Risk management in oil and gas
By Chris Bohill
Chief executives of oil and gas companies might not want to be reminded of this fact, but typically around 80 percent of their spend, personnel, and HSE risk lie beyond their control, and in the hands of suppliers.
As a result, they are unquestionably exposed, probably personally as well as corporately, to legal challenges and compensation claims. There is, after all, nothing quite like evidence of inadequate management of risk to encourage litigants.
This is all because most operators are totally dependent on their supply chains for the day-to-day running of their business. This exposure, if not monitored and managed, can have disastrous consequences. All too often it is the name of the operator people read about in the press following an incident, which occurred as a direct result of a problem within their supply chain.
Don’t assume it’s under control
Arguably, insufficient recognition is given to the risk the supply chain poses. The actual management of the supply chain tends to fall under the remit of the procurement / purchasing department that typically focus their efforts in ensuring the best possible contract terms for their company. Ensuring that suppliers continue to deliver on those agreed terms throughout the lifespan of the contract, let alone put in their best performance, is often over-looked or under-valued.
Senior management within the oil and gas companies may be given the clear impression that procurement has got things ‘well under control’ when it comes to the supply chain so the assumption is made that this encompasses management of supplier risk. Indeed it’s easy to present onerous reporting systems and a plethora of data as management of risk. However, unless the senior management gives supply chain managers and procurement teams their ear, any issues or process weaknesses are unlikely to end up on the board’s radar.
We all know how things work in large oil companies. The senior management see the profits rolling in through the supply chain, procurement say they have all the relationships taped so who wants to rock the boat by asking too many questions?
The reality is, however, that this situation should be unacceptable to everyone involved: senior management themselves, procurement, the supply chain and – of course – shareholders, because unmanaged risk is patently toxic.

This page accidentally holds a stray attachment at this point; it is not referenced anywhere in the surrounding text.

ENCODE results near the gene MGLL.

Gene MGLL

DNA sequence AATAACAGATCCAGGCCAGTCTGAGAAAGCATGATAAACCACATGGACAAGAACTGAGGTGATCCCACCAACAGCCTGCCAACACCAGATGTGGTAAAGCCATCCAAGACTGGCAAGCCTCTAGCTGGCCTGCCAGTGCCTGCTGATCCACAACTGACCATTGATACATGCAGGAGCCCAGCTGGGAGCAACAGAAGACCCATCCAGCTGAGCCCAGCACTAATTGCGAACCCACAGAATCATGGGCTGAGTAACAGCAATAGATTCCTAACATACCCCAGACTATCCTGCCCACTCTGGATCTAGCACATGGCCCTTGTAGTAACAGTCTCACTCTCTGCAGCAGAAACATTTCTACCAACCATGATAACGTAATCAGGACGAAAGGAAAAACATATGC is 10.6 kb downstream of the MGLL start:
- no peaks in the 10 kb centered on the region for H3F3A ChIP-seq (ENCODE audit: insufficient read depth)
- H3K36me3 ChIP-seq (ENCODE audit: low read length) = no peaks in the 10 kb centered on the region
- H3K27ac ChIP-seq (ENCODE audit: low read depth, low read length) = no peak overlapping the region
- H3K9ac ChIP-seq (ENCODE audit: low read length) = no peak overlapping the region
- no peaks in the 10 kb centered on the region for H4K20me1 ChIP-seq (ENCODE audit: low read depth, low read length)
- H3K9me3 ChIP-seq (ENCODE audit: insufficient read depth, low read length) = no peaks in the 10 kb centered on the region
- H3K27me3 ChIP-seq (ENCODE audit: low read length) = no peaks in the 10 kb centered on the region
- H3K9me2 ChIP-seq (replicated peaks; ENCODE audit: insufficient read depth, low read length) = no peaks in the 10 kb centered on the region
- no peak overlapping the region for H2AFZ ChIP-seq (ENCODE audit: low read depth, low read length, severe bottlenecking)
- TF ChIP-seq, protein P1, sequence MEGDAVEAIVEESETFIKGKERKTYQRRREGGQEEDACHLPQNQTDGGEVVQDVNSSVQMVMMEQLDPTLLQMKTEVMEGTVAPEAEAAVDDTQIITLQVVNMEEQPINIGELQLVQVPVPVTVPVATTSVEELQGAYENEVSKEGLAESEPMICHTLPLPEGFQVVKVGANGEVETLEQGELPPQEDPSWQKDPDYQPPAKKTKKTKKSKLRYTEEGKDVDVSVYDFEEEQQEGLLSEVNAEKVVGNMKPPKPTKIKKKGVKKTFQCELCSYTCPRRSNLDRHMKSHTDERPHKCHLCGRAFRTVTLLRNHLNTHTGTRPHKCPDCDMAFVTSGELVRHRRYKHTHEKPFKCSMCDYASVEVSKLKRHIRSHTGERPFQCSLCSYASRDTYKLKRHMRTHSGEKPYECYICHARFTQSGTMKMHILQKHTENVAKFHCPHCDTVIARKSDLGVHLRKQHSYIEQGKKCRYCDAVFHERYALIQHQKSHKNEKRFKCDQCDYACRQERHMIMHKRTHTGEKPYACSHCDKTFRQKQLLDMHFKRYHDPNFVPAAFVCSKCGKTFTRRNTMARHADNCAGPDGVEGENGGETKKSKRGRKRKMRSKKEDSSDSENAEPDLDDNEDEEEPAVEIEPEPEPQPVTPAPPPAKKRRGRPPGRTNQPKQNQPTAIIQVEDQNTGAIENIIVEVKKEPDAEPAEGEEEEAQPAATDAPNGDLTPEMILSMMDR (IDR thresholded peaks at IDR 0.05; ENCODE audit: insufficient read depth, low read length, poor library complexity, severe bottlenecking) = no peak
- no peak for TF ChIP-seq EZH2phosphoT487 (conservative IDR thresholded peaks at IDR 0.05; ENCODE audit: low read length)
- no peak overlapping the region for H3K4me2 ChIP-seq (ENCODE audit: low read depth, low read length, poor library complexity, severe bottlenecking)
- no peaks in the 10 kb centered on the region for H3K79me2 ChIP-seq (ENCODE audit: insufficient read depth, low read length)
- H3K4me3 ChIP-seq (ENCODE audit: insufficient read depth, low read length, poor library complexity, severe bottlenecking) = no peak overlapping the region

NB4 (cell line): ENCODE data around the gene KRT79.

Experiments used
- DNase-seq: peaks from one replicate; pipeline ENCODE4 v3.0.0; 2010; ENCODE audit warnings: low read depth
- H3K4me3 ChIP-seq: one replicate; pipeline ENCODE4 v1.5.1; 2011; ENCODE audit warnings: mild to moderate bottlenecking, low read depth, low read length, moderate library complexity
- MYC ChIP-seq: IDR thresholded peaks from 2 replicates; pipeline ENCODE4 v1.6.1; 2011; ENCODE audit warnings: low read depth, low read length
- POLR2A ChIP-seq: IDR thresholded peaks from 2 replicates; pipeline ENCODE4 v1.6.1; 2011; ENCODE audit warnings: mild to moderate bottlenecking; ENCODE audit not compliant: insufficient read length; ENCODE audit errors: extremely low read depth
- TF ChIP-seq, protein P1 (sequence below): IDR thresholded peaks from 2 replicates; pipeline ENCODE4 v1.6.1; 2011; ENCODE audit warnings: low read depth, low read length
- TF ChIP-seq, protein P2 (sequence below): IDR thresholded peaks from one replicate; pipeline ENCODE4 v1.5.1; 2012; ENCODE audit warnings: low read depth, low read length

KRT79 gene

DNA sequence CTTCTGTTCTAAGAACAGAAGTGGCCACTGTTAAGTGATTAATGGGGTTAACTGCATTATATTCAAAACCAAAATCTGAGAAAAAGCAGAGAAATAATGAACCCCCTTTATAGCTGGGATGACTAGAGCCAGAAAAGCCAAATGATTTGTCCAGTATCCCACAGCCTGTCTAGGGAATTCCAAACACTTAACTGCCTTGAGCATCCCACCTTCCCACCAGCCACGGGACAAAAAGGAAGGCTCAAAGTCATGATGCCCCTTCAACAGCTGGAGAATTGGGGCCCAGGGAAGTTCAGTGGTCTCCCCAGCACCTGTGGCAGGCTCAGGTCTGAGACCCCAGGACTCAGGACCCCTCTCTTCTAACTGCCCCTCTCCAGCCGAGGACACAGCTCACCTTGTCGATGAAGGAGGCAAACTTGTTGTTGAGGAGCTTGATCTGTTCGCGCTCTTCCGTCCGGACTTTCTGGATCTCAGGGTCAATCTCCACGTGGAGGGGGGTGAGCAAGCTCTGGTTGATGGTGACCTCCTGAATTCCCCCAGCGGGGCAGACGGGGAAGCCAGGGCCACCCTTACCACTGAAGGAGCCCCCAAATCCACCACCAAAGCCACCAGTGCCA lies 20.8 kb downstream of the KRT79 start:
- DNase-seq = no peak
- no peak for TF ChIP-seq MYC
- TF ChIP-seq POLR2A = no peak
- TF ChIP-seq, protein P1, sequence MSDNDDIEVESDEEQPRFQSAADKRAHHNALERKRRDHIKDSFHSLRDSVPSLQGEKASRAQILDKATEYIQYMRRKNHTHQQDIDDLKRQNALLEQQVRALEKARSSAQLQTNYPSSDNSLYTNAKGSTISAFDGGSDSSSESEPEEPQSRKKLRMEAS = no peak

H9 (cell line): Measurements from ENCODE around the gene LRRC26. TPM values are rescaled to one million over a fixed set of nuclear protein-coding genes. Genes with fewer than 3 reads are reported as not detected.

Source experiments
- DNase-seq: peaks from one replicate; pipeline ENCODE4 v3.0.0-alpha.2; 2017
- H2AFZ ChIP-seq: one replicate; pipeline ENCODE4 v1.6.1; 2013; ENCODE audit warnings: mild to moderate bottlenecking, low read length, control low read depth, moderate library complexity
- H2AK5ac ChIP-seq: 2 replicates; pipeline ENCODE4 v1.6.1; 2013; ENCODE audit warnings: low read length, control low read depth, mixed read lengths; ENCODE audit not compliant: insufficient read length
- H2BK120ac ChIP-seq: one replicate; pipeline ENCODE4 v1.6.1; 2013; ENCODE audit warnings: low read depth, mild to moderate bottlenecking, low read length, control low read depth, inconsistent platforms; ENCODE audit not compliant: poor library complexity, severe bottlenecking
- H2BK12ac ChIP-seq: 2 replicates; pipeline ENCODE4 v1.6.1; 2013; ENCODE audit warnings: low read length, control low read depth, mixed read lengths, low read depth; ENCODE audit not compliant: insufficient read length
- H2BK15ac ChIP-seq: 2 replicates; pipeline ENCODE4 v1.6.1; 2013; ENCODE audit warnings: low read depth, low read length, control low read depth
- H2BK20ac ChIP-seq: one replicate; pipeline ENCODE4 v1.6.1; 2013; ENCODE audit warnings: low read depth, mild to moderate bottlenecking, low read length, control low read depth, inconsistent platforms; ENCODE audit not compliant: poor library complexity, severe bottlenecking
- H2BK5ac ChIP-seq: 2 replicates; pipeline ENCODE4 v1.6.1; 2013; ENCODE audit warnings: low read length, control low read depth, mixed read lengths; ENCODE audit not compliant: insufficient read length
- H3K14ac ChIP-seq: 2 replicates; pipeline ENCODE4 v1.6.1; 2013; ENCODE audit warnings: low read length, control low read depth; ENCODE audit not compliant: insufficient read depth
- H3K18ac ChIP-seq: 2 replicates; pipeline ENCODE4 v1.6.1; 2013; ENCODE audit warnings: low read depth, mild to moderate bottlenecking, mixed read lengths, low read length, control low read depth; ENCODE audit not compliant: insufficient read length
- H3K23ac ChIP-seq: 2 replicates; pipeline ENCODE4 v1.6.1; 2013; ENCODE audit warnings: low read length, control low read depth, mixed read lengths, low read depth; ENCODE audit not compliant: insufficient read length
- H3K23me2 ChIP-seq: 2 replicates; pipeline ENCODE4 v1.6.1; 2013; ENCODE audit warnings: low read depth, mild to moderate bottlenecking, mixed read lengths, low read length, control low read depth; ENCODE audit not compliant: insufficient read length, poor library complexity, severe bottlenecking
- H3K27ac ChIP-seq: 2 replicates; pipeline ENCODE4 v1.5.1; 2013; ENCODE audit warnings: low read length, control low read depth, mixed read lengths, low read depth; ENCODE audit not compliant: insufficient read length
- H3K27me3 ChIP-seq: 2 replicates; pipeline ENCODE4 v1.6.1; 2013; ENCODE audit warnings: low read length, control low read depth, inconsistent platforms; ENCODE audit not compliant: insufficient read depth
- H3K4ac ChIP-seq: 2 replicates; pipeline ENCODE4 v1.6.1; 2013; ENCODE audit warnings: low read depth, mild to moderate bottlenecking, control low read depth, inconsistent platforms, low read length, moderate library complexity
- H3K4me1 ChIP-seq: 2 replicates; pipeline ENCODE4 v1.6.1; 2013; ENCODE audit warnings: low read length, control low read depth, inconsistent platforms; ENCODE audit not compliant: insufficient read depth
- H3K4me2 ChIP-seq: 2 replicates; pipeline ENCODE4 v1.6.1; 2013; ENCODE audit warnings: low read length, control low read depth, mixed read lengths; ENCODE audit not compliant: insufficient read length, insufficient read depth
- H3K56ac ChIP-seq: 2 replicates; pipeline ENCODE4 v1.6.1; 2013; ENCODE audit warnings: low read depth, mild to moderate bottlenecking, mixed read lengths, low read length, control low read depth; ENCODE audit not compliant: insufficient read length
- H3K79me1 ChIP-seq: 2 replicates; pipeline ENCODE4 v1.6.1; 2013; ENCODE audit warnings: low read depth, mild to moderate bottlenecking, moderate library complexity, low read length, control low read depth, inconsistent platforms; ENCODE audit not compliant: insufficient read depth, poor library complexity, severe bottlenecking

Supplier performance management
The root cause of the problem is a lack of understanding of supplier performance management, or perhaps more the rudimentary and blinkered way in what passes for it, is applied in many organizations.
For many procurement professionals, supplier management is synonymous with rigorous and complex contract negotiations. On-going management is where the huge volume of data comes in. Anything that keeps the supplier on the straight and narrow and helps avoid issues, such as regulatory non-compliance or personal and corporate liability claims and disputes, is deemed to be a good thing.
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Equally, supplier management is not confined to a piece of software. Any technology there is to enable you to develop and run your own supplier management process. If the software becomes a drain on resources or a barrier to openness, communication and co-operation, then it is not doing its job.
In fact, software – while vital – is only one part of the mix. Proper supplier performance management is much more wide ranging, collaborative and relevant. The starting point should be: how can we work closely with our suppliers so that they share our goals, add value to our business now and over the long term, help us to manage our risks in all areas and improve total cost of ownership?
The process for doing this should be simple and totally transparent. The only way that you manage the risk within the supply chain properly – or indeed any discipline – is to create visibility.
Alignment of goals
The next key principle is alignment of goals. The suppliers’ goals and values must be aligned with yours. With suppliers having such an impact in the success of your business how can you achieve your corporate goals and objectives if your key strategic suppliers are not rowing in the same direction? The simple answer is you cannot.